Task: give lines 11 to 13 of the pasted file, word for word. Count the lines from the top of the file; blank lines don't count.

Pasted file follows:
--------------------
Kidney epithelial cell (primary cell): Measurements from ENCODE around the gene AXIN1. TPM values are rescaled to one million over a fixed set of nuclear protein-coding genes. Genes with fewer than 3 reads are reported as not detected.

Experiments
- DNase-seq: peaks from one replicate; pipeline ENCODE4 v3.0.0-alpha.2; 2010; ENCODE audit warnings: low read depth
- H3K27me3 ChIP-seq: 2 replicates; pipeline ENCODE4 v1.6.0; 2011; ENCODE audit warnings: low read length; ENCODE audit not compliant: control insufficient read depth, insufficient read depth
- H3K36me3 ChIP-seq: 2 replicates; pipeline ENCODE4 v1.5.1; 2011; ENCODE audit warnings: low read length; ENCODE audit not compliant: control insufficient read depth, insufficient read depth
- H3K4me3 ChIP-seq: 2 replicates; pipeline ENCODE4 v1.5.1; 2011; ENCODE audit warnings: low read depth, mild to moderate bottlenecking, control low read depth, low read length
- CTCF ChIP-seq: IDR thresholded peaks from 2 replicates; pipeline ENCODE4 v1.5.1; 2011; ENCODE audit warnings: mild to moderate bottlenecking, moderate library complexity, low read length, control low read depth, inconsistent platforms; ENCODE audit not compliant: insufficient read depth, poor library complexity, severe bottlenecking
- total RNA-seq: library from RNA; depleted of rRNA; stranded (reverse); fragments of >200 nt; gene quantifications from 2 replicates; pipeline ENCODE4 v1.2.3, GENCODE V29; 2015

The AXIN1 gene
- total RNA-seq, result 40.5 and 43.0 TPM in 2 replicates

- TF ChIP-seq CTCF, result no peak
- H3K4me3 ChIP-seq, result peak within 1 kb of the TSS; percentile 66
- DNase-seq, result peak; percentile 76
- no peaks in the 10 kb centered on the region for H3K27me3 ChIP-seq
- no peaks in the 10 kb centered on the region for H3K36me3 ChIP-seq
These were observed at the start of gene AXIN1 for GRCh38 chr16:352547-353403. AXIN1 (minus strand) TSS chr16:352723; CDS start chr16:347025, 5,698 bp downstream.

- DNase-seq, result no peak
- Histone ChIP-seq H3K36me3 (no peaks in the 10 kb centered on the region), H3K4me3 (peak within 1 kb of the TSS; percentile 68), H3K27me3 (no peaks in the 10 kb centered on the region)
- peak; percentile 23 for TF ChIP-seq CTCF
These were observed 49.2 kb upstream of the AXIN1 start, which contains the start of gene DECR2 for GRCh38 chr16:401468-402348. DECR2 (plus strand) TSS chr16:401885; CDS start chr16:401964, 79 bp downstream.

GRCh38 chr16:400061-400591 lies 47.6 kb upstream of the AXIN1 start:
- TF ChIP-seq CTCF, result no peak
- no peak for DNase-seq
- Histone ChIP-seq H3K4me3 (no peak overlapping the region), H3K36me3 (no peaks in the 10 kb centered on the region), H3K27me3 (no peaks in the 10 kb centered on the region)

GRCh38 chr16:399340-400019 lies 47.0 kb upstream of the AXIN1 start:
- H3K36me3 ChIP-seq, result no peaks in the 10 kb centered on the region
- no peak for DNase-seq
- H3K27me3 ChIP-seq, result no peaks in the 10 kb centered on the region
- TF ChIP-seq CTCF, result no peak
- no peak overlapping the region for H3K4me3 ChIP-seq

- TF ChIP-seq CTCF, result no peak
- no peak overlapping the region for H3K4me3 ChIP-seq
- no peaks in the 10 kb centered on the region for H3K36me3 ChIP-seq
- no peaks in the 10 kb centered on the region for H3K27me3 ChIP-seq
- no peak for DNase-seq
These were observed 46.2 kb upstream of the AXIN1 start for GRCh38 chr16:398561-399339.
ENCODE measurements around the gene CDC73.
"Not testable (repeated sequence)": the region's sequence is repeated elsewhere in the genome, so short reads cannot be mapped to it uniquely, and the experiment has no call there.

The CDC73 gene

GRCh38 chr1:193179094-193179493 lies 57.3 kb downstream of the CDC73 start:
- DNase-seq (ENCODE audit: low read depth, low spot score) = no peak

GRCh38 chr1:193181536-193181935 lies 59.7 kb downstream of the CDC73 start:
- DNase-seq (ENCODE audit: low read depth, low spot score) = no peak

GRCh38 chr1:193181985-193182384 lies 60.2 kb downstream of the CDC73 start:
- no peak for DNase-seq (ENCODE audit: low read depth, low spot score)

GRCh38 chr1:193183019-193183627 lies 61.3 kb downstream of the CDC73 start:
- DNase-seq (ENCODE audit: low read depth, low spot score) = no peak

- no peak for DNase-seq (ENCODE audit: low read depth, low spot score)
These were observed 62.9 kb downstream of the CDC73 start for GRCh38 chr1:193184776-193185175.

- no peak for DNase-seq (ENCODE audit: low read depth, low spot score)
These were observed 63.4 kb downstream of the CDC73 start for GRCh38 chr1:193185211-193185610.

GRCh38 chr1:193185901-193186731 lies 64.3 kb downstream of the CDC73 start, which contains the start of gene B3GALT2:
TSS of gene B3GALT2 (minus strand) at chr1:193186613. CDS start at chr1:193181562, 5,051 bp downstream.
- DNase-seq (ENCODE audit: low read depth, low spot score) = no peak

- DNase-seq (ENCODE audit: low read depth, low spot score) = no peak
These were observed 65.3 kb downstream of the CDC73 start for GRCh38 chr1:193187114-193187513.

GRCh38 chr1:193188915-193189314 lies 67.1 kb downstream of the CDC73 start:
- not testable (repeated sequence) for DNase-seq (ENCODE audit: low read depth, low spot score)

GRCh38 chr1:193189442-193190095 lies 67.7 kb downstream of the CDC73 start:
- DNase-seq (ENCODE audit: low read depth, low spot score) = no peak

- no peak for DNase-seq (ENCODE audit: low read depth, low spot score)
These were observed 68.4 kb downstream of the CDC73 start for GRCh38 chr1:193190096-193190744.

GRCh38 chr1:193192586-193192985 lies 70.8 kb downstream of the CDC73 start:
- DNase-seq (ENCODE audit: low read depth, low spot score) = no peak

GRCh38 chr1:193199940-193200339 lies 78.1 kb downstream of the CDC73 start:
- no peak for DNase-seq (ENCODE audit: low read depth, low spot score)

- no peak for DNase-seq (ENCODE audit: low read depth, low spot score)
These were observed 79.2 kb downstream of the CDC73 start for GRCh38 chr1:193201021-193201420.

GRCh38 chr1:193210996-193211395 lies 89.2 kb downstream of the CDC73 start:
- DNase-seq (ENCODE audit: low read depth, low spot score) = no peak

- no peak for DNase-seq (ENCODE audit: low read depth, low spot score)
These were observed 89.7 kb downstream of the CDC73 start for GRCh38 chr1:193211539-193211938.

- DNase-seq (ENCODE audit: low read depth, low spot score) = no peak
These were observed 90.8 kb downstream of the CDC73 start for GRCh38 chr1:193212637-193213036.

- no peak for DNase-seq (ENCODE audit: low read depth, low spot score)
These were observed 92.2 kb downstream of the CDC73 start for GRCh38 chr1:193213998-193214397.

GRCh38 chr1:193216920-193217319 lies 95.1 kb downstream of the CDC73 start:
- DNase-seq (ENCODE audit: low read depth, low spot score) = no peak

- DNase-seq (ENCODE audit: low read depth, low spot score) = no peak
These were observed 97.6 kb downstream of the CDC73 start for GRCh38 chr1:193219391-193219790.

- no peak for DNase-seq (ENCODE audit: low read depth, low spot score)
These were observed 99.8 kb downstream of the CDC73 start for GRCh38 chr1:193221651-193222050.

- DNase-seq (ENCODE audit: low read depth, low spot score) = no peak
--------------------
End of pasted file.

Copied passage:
- TF ChIP-seq CTCF, result no peak
- H3K4me3 ChIP-seq, result peak within 1 kb of the TSS; percentile 66
- DNase-seq, result peak; percentile 76